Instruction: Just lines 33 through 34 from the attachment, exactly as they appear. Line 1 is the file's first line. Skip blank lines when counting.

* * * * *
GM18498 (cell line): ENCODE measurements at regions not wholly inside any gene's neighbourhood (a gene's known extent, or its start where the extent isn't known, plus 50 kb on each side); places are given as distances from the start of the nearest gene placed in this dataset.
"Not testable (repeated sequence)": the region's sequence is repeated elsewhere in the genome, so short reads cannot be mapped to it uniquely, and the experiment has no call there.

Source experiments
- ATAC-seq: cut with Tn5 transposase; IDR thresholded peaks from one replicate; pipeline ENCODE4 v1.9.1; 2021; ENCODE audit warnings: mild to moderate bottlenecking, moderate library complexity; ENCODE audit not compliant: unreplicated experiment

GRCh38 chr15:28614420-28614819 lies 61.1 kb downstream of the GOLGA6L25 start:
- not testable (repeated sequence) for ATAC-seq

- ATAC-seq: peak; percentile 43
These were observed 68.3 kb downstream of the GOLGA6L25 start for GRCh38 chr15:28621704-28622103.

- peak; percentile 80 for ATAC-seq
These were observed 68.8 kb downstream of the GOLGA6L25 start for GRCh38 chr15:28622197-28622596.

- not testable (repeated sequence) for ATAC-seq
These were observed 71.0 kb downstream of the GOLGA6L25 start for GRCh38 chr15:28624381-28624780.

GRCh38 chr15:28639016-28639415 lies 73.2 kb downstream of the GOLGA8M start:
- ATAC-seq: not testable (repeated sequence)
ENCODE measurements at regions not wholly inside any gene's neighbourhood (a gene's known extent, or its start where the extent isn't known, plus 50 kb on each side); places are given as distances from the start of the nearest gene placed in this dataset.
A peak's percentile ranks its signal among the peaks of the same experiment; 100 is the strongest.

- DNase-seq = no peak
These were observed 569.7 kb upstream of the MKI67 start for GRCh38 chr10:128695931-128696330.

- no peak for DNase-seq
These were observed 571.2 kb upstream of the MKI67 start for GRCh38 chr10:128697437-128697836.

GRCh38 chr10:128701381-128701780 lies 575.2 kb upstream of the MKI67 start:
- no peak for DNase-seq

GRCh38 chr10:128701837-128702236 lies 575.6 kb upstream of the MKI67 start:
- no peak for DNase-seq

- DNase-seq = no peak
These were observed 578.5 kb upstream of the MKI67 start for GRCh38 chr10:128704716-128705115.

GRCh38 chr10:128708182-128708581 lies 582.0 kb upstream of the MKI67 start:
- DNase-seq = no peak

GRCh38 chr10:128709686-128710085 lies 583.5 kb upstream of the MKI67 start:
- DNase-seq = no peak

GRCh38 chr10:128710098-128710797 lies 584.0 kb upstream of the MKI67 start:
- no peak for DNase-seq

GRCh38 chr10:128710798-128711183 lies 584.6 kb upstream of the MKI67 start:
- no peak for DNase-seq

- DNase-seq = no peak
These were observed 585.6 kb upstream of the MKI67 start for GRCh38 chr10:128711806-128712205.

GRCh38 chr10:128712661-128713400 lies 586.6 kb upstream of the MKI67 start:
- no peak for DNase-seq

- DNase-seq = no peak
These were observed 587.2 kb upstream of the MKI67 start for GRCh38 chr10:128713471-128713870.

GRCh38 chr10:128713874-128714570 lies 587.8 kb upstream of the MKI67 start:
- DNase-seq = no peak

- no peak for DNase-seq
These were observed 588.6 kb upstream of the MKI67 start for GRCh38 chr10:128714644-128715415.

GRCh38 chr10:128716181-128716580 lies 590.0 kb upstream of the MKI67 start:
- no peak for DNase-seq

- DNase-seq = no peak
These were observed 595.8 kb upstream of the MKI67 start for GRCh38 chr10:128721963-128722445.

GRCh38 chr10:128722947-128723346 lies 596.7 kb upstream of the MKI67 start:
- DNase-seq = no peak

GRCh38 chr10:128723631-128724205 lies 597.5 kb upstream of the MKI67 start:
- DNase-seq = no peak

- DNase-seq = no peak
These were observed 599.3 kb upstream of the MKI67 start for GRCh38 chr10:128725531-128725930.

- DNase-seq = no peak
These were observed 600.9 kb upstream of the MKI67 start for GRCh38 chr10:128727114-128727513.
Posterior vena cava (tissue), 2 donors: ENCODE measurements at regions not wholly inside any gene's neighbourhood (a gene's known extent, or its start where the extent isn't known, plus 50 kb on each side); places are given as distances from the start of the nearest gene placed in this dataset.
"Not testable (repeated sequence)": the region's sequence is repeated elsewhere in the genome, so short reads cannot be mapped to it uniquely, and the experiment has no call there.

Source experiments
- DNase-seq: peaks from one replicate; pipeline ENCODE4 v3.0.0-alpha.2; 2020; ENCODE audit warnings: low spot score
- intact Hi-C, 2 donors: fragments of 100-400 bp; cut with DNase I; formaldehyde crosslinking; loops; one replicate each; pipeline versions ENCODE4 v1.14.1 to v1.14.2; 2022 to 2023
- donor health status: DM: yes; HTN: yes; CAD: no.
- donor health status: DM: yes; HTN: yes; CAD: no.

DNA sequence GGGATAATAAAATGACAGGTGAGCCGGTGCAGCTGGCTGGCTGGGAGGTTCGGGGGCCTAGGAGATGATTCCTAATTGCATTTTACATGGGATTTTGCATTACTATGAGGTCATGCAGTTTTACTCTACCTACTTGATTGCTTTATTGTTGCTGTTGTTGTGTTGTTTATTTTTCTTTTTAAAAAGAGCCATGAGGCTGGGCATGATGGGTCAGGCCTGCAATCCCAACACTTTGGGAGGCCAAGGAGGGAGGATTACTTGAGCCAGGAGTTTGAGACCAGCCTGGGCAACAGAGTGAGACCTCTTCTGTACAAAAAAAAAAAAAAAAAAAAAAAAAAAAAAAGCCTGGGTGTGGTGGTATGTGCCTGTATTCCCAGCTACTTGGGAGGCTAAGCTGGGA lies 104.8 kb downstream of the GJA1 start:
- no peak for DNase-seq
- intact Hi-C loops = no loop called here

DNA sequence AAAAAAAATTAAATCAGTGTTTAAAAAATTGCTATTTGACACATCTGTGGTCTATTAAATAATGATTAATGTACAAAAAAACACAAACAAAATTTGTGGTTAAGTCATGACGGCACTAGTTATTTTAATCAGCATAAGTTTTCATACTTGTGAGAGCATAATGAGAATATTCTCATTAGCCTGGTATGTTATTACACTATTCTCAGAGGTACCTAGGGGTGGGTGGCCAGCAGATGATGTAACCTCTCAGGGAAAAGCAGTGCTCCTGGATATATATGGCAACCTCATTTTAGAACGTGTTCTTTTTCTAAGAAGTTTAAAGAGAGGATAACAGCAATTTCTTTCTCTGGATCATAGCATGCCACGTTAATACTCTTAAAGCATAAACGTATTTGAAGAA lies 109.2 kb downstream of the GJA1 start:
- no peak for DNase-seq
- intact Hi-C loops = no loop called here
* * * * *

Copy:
GRCh38 chr10:128710798-128711183 lies 584.6 kb upstream of the MKI67 start:
- no peak for DNase-seq